Skip to content

Winners of the international Art&Cavallo competition announced

7 November 2021

Art critic Vittorio Sgarbi, attending the award ceremony, commented on all the works on show in the exhibition and spoke briefly about the figure of horses in the history of art

Hall 2 at Fieracavalli this morning hosted the announcement of the winners of the international Art&Cavallo equestrian art exhibition competition conceived by architect Federica Crestani, which celebrated its third edition this year.

The three winners in the painting, photography and sculpture categories were selected by a jury from more than 150 artists from all over the world, from the United States to Australia by way of Croatia and Germany. An international open call was made possible this year thanks to the partnership with the equestrian art gallery Paard Verzameld in Amsterdam.

The audience at the award ceremony also included a guest of honour: art critic Vittorio Sgarbi who, in addition to commenting on all the works on display – including the winners – spoke briefly about the figure of horses in art, starting from rock art and then passing on from the horses of the Parthenon by Phidias to those of astride St. Mark’s Marco in Venice: “After the human figure, figures of horse are certainly the most widely represented in art. Horses have always expressed dynamism and power. It only need be mentioned that even with the advent of motor vehicles – the greatest symbol of modernity – the power of their engines is indicated as horsepower.”

The first prize for painting was awarded to the work Horse (tempera on photographic paper) by artist Andrea Baleri from Bergamo, whose works are part of an artistic current where painting is no longer a means of representation but a gesture of expressiveness, an essential graphic sign.

The winner in the photography category was Maria Shutova, of Russian origin, taking first place thanks to her skill in capturing the soul of horses through three equine portraits. A skill that can only derive from deep knowledge of the animal so that character of each subject can be portrayed to perfection.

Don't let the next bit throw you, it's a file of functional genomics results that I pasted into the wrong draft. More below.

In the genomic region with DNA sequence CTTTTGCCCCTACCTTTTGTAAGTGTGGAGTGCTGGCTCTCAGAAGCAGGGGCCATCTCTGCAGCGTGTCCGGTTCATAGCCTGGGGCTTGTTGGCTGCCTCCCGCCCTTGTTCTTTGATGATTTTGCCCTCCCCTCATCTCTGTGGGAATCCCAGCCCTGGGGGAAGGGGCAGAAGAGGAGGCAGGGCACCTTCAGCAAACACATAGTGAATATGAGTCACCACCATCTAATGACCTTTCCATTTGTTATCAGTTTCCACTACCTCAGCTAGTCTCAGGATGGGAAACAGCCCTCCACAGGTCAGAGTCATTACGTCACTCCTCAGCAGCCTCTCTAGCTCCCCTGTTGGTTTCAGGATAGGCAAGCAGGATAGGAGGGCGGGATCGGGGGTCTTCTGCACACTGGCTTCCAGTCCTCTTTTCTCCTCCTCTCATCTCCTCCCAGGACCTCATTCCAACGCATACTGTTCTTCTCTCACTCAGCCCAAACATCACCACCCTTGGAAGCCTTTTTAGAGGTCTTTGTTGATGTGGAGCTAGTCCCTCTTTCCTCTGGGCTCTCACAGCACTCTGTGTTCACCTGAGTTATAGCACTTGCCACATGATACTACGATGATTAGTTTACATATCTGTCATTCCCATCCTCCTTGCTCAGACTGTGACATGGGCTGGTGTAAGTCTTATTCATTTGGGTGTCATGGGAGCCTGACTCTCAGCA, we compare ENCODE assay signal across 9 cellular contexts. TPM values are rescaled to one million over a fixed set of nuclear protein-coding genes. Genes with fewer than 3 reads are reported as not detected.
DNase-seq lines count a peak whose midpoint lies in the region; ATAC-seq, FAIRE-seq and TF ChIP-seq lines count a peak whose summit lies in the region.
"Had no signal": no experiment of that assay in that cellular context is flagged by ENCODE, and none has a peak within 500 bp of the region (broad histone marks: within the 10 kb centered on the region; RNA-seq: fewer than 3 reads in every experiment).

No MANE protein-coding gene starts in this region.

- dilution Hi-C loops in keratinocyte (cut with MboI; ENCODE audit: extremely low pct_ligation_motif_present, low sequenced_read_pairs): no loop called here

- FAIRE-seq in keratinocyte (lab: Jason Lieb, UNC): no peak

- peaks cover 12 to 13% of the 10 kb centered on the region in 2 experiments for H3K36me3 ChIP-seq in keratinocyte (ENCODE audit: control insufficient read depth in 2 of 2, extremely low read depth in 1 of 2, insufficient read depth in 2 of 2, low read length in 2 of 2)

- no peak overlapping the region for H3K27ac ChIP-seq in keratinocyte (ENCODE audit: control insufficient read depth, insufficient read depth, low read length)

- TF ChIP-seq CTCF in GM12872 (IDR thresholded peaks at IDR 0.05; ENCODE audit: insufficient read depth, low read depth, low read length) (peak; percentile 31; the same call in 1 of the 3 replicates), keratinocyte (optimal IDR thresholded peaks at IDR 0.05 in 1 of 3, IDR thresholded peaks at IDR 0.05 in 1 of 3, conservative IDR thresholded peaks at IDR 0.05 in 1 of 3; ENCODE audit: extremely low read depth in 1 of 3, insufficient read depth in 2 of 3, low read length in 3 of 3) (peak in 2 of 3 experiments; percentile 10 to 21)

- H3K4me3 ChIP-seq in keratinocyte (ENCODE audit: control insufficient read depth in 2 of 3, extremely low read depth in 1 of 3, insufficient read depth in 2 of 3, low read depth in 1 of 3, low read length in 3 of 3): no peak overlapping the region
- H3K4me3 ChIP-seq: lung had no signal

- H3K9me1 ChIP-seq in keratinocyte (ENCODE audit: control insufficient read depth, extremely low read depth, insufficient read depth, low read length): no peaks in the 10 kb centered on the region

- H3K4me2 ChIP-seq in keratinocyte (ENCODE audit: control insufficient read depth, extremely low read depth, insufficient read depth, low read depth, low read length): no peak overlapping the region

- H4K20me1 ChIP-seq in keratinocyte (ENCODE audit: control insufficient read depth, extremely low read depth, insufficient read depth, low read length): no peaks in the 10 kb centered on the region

Croatian artist Hrvoje Dumančić convinced the jury in the sculpture category. With Sphera, Pangea and Circulation, Dumančić sought to make equestrian art more popular; as an artist and show jumping rider alike, horses have always helped him find new ways and ideas to transfer his thoughts and points of view into a work of art.

A special mention for Paolo Nicolai whose work Selene’s horse distraught with fatigue in recycled plastics earned the Kep Italia Prize. Reusing and transforming plastic as if it were marble or bronze is, for Nicolai, a metaphor for a new artistic permanence: plastic, like the new marble, will survive us, just as classic marbles survived the classical age.

First held in 2019 with the aim of promoting the figure of horses and a more ethical and respectful approach towards this noble animal, the Art&Cavallo contemporary art exhibition brings together works by the 30 finalists in the international competition and  is open to visitors in Hall 2 until Sunday 7 and again 12-14 November.

This year, the Art&Cavallo project is the result of collaboration with KEP Italia – the riding helmet specialist which has always been attentive to the promotion of artistic and cultural themes – and Banca Passadore which until -14 November, itself hosts the first collateral Art&Cavallo event in Palazzo Balladoro.

Newsletter